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Proof you have more positive relationship power than you think

Proof you have more positive relationship power than you think

Be honest. Do you feel like you have no control over whether your relationship soars or bottoms out? Do you think that cupid is in charge of your relationship’s happiness?

If so, you’re not alone.

The Destiny Theory of Relationship is characterized by the belief that relationships are either meant to be or doomed from the start. The problem with this theory, as the following relationship graph from Riskology.co shows, is that the results are rarely happily ever after.

destiny-theory-trend

    The destiny theory looks more like a roller coaster than happily ever after. Here are a few clues that you may be at this end of the spectrum:

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    • You are looking for the perfect mate. Your friends have heard you say, “They’re perfect for me!” — likely on more than one occasion and, often, just before a dramatic end to the relationship.
    • You’re far more likely to say “They weren’t right for me,” than you are to say “We couldn’t make it work.”
    • You fall for people quickly and passionately, moving from the first date to planning your life together in a short time.
    • You will see any conflict as proof that you’re not right for each other. Even normal, relatively minor conflicts will cause you to rethink the relationship.
    • You’re hot and cold. Either they are “all in” with you, or they’re out.

    Here are a few lessons that explain why the people who live by the destiny theory often struggle to maintain healthy relationships.

    You need to embrace the struggle

    Destiny theorists are quick to think problems that arise are because they weren’t meant to be together in the first place, so they don’t look at what actually caused the problem.

    The truth is that life comes with circumstances. Even Jesus said, “In this life you will have trouble.” It stands to reason that, even in the very best relationships, you will have troubles. If you believe the destiny theory, though, you’ll take the normal challenges that are meant to strengthen your relationship and use them as a reason to trash it.

    Your struggles are meant to pull you together as a couple and grow you as a person. As Eric Thomas, former professional football player, said, “You’re already in pain. You’re already hurt. Get a reward from it.”

    To paraphrase, if you’re going to have trouble anyway, you might as well get a payoff in the form of a better relationship on the other side.

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    If you let the weeds grow, the flowers can’t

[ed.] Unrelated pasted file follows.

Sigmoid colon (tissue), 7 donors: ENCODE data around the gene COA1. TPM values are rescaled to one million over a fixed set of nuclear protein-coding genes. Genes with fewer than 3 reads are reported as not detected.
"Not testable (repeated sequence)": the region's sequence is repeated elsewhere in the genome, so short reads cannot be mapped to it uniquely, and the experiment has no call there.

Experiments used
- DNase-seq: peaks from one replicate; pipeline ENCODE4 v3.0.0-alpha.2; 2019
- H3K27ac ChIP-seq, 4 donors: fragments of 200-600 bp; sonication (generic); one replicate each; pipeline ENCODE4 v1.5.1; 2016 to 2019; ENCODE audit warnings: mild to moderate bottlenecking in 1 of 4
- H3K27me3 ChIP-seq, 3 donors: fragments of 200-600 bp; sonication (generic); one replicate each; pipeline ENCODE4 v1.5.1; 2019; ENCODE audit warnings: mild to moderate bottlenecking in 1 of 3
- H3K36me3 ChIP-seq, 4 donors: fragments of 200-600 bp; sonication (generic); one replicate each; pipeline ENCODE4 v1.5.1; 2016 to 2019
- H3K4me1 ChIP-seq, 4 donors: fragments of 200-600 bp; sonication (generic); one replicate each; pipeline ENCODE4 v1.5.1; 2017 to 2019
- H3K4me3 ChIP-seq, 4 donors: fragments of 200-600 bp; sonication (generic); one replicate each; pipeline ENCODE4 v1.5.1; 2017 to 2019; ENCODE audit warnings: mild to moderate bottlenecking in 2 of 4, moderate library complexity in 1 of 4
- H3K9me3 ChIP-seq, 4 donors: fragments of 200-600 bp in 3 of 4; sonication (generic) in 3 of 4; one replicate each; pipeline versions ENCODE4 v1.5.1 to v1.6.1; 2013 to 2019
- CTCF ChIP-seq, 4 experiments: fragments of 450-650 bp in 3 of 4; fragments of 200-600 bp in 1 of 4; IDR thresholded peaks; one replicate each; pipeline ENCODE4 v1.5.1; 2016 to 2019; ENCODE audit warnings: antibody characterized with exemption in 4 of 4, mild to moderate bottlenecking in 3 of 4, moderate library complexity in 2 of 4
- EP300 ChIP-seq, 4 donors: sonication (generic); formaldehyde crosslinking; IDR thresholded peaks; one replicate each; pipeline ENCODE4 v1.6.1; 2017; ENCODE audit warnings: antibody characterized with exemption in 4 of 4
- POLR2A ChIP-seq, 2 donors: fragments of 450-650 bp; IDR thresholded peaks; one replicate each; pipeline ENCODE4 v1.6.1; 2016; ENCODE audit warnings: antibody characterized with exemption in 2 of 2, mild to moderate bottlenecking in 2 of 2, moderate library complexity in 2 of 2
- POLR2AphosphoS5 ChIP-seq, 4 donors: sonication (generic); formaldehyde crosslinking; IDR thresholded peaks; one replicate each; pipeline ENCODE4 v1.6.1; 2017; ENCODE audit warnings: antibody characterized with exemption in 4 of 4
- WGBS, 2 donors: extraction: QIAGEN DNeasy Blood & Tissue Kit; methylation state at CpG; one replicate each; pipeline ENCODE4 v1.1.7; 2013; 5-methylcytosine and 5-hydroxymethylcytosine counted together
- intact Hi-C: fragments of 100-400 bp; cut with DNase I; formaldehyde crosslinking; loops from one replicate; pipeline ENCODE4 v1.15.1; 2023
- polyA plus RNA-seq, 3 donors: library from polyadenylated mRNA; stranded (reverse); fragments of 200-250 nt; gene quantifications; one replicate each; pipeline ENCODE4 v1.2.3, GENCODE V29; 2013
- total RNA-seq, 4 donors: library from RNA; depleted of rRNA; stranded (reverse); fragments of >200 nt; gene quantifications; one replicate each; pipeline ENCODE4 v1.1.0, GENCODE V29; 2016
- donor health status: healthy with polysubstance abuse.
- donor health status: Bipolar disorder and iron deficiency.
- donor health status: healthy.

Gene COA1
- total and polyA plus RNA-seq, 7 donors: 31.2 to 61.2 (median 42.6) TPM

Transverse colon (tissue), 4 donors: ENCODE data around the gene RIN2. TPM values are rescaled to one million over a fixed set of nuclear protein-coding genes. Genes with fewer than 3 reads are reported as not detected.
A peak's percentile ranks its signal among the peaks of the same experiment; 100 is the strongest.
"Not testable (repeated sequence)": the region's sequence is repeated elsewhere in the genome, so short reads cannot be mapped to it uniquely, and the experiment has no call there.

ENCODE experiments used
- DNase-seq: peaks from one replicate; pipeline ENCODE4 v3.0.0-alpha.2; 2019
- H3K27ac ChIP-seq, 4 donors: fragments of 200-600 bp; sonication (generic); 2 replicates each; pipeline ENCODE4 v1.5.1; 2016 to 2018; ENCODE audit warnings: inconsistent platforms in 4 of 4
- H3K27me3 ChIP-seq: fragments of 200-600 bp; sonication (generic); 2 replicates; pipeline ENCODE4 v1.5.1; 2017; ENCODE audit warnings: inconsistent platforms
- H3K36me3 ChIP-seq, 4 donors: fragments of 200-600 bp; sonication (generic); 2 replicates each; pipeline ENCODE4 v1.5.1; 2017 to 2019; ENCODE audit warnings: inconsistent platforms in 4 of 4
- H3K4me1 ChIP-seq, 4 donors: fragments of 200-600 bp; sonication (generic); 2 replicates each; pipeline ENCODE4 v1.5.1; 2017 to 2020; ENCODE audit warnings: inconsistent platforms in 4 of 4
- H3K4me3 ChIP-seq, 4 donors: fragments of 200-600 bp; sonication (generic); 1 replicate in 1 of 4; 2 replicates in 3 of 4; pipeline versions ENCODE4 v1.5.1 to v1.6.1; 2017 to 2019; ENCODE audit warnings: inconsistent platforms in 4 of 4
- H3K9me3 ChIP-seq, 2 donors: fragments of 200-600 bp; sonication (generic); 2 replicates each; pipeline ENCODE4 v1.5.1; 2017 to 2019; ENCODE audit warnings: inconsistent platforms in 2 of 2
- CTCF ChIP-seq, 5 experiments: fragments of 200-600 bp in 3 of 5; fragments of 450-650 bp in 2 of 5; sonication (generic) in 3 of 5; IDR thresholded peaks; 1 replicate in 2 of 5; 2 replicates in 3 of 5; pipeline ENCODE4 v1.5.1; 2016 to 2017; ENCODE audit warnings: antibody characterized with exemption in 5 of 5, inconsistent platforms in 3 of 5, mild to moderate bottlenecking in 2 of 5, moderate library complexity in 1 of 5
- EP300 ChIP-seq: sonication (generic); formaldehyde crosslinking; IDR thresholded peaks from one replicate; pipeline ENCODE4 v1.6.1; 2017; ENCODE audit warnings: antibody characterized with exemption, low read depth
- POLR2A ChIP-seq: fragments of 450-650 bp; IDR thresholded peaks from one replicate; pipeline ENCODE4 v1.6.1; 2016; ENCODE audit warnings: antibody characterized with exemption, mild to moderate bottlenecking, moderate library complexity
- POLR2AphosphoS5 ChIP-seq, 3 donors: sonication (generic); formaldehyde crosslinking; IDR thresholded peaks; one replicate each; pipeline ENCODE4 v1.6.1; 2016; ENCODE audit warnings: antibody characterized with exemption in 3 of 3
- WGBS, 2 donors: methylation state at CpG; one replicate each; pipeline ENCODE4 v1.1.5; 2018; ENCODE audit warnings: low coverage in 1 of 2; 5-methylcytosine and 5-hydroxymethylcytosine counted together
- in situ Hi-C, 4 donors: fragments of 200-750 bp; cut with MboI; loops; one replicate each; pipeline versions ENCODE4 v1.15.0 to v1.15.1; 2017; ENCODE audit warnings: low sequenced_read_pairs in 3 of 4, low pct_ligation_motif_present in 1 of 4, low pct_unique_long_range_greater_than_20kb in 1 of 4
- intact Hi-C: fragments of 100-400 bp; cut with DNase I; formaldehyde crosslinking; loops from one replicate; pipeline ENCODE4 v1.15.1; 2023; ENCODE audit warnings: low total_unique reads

People who believe relationships are based on destiny don’t feel the need for self-examination. And why would they? There is no need to look at their own behavior if the relationship just wasn’t meant to be.

    The real downside to this belief is that, often, destiny theorists are their own worst enemies.

    Everyone has room for improvement. We all have “behavior weeds” in our relationship gardens. If you don’t look at your own actions when things go wrong, you can never get better. If you look honestly at yourself, you can pull the weeds from your own garden and give a decent relationship room to become great.

    No one marries the right person

    People who hold the destiny theory often hold their partners to an unrealistic standard. They aren’t able to see that everyone has good and bad in them. Even the “perfect mate” is going to drive you nuts at times, but that doesn’t mean you should quit.

    There will never be someone who is perfect for you. Or me. We have to work at becoming the right people together. Very often, the way we learned to deal with conflict while growing up contributes to our believing in destiny.

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    But there is beauty in the words “growing up.” We don’t have to stop growing just because we’re adults. In fact, if you’re tired of Destiny Theory relationships that don’t last, crashing and burning as passionately as they started, there is an alternative theory that is based on just that: growth.

    Thanks again to Riskology.co for providing us with a graph showing how relationships work if you hold the Growth Belief. With a growth belief, you know that great relationships take work. Check it out: